My father was a used car salesman and my mother was an elementary school teacher, a combination that seems fitting for a writer. I learned early on that details persuade—and that money is exchanged (or not) based on those details. My mother concerned herself with different types of details, ones that involved diagramming sentences and memorizing prepositions. In fact, she taped a list of all the prepositions onto my bathroom mirror so I could see it whenever I brushed my teeth. I guess one could say I was groomed at an early age to creating and editing.
I did not, however, want to be a writer. In fact, I fought against it and majored in International Relations as an undergrad, hoping for a sexy cubicle job in the State Department so I could occasionally travel to talk about bank loans in Bolivia. One of my mentors, the poet Arthur Smith, pulled me out of an undergraduate poetry class one day to ask my plan in life. When I told him, he simply shook his head and said, “No. You’re going to be a poet. And teach.” I thought he had pulled me out of class to tell me I had no skills, so I was shocked by his assertion. Sure enough, I moved to Boston two years later to begin work on my M.F.A. in creative writing at Emerson College. A few years later, I returned to Tennessee to join the Ph.D. program at the University of Tennessee, Knoxville.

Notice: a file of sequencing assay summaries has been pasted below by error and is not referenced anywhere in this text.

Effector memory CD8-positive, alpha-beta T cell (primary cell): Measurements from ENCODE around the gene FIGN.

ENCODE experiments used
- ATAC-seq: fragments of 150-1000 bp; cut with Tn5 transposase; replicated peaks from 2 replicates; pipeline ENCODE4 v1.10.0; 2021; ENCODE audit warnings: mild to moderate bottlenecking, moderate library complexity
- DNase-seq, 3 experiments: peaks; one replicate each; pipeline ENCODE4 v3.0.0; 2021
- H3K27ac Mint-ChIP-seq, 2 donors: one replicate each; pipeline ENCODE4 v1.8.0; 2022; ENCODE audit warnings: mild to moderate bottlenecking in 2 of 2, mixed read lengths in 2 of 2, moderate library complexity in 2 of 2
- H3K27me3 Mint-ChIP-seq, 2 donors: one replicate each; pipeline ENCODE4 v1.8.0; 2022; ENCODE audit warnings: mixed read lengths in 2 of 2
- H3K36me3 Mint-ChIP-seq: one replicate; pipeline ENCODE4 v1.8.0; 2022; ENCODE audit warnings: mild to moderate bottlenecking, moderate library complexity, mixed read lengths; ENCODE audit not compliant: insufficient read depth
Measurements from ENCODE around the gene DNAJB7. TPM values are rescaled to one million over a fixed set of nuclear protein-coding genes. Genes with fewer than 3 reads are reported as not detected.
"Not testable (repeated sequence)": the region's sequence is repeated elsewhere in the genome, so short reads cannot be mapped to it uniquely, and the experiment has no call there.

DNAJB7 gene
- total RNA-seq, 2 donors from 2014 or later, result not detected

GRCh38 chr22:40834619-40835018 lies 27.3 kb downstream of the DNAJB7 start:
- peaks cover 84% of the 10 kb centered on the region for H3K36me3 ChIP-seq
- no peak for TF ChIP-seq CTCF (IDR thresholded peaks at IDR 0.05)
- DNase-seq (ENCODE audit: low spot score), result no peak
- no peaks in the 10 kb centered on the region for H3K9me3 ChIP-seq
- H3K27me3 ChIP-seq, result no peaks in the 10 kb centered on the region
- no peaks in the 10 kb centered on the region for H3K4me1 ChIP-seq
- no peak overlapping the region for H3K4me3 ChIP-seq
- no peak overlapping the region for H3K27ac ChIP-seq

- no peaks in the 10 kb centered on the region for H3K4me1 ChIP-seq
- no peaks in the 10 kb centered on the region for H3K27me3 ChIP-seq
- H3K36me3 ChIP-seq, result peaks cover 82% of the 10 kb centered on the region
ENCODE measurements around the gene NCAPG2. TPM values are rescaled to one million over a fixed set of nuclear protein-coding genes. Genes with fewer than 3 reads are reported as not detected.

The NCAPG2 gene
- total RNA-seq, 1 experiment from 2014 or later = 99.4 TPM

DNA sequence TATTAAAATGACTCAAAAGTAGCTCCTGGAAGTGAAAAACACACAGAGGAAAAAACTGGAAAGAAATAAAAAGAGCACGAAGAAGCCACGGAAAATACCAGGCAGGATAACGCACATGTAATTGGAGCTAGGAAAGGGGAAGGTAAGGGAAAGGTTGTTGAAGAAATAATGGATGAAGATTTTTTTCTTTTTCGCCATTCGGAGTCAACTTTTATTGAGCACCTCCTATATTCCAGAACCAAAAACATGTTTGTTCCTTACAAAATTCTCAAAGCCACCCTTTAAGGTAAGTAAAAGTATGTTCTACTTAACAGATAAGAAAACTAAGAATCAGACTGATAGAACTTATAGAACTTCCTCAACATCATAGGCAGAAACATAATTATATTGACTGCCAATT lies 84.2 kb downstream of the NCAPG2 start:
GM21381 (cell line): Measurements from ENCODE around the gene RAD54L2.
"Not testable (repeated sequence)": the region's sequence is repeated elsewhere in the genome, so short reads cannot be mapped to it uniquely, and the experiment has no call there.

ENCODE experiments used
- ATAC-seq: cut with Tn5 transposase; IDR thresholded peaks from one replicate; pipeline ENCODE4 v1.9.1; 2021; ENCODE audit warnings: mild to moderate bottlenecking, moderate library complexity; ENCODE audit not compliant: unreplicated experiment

The travel bug, however, has never left me. My husband, the fiction writer Adam Prince, and I have backpacked the last few summers in Colombia, Costa Rica, Indonesia, Malaysia, and Singapore. The arrival of a little one has slowed down the international travel, but now that our daughter is five, she can carry her own backpack. In the fall of 2016, I taught a semester abroad at Harlaxton College in England. Seeing as how much of my work considers evolution, it was exciting and necessary to visit the country of Charles Darwin. While in England, I continued my investigations into science and literature, visiting not only historic sites such as Darwin’s Down House, but also analyzing the English tradition of writers incorporating science into their own work.
In a bio, I feel like I should say “where I’m from.” The truth is that because of my father’s mental illness, we moved around a lot. So, I grew up somewhat nomadically, though Appalachia claims me the most. All of my family is from West Virginia, and I have lived in Tennessee longer than anywhere else. Now that my family and I have moved to Mobile so that I can direct the creative writing program and Stokes Center for Creative Writing at the University of South Alabama, I am relieved to have found what I’ve always been hunting for: home.